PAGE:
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Live Reviews

Jazz Gunung 2010, Bromo, Indonesia

By Published: July 15, 2010
A notable tunesmith, most of the melodies Syaharani sang were turning around the head long after the performance was over. "Mungkin (Katakan)" began as the gentlest of ballads and featured the wonderfully named Ivano Coconut on pianica; Coconut, who hails from Papua, also impressed with his infectious jembe playing. The song grew gradually to a powerful crescendo which was sustained by the free-spirited vocal improvisation of Syaharani.

A funky bass line from Kristian Dharma led into the ultra catchy "Sayan Sayan Sayan." Never missing an opportunity to involve the crowd, Syaharani left the stage and brought her microphone close up and personal, inviting adults and children to sing the highly melodic refrain in a wonderfully good humored atmosphere. Bringing the tempo down a notch, Syaharani sang the title track of her album Anytime accompanied by acoustic guitar and jembe initially, before being joined by the rest of the band in a stirring finale. Suhendra's flowing guitar solo on this number underlined his status as one of the finest in Indonesia.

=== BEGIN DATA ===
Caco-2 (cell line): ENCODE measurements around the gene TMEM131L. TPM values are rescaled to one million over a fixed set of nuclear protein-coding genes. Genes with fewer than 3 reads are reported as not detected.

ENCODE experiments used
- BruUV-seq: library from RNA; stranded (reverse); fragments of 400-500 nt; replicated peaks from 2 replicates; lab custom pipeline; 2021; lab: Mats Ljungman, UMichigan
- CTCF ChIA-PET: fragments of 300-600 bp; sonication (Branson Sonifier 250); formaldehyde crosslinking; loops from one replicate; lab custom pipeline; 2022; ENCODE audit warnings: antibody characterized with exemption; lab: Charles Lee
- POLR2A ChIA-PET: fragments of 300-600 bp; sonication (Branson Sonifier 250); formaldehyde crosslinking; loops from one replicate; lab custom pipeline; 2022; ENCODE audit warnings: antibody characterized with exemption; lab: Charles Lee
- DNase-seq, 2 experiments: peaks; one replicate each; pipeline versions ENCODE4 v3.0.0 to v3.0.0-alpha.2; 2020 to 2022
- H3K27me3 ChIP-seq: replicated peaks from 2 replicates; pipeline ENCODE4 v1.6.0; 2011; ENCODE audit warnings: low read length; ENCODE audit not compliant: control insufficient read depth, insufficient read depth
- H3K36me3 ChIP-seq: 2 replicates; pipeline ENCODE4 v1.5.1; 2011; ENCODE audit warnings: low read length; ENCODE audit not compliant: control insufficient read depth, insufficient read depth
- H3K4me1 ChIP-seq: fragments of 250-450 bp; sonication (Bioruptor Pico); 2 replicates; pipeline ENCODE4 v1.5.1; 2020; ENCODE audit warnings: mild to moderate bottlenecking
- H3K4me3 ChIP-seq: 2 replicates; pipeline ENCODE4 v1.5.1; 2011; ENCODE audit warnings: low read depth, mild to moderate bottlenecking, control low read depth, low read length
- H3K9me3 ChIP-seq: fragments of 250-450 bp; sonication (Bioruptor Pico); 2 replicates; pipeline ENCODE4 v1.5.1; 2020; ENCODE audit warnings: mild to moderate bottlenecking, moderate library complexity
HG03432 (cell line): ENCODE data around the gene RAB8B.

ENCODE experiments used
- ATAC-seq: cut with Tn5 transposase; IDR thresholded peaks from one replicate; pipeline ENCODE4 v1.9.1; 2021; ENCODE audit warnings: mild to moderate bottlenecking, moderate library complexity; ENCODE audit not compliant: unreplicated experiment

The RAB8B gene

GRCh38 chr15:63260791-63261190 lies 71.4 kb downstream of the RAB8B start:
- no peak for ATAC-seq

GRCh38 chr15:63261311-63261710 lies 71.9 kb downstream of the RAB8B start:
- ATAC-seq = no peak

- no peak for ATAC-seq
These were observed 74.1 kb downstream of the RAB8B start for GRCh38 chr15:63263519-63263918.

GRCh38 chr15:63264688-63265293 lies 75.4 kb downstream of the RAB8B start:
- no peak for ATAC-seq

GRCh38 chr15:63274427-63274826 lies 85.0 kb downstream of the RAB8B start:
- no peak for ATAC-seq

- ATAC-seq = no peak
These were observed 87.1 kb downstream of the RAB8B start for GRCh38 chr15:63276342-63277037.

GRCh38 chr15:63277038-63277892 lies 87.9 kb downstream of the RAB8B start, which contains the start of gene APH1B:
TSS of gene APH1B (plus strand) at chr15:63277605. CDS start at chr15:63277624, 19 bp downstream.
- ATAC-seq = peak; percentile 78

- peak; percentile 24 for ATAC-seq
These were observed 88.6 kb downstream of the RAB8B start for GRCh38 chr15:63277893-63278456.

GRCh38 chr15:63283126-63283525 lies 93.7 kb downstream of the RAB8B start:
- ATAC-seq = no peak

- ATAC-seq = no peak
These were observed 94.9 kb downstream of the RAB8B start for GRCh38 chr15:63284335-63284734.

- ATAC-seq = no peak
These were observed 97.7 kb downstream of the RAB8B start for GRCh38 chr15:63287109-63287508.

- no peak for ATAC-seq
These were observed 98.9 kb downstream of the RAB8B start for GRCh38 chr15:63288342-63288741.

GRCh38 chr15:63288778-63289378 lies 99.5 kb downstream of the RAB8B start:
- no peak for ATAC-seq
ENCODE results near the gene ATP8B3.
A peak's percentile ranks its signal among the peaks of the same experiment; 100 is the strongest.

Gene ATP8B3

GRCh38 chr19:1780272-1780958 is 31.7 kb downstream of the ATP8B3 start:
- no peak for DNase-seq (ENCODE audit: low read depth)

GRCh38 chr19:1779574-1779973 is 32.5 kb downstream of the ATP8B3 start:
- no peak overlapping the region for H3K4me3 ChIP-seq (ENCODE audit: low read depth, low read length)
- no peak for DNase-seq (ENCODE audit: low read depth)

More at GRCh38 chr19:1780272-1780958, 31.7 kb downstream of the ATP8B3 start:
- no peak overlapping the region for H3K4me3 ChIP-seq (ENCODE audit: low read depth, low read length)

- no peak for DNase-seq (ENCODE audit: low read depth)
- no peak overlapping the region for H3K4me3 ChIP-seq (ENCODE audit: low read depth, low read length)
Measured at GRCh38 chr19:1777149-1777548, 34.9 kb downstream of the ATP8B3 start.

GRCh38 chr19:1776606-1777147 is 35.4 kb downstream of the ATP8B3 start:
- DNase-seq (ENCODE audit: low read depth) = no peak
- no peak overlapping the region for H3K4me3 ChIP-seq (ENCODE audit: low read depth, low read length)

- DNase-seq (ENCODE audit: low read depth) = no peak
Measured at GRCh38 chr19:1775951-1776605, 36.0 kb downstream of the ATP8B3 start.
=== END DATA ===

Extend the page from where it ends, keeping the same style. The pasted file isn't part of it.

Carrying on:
A memorable concert culminated with the tune "De'dia" which saw the irrepressible singer lead a human chain which snaked its way around the grounds before dissolving in dance in front of the stage. From jazz standards and swing to irresistible self-penned pop tunes, Syaharani and QueenFireworks gave a high energy performance which would have served as the perfect closing statement for Jazz Gunung, except that the final chorus came from an all-hands-on-deck jam session.

The youngest of eight jazz festivals in Indonesia, and for the time being perhaps the smallest, Jazz Gunung has nevertheless laid solid foundations for the future. The unique location combined with a varied program of the best in Indonesian jazz—and from next year international acts are penciled in —means that Jazz Gunung has every possibility of developing into one of the must-see events on the Asian jazz festival calendar.

Photo Credits

Page 4, photo 2: Kushindarto/

All other photos: Ian Patterson

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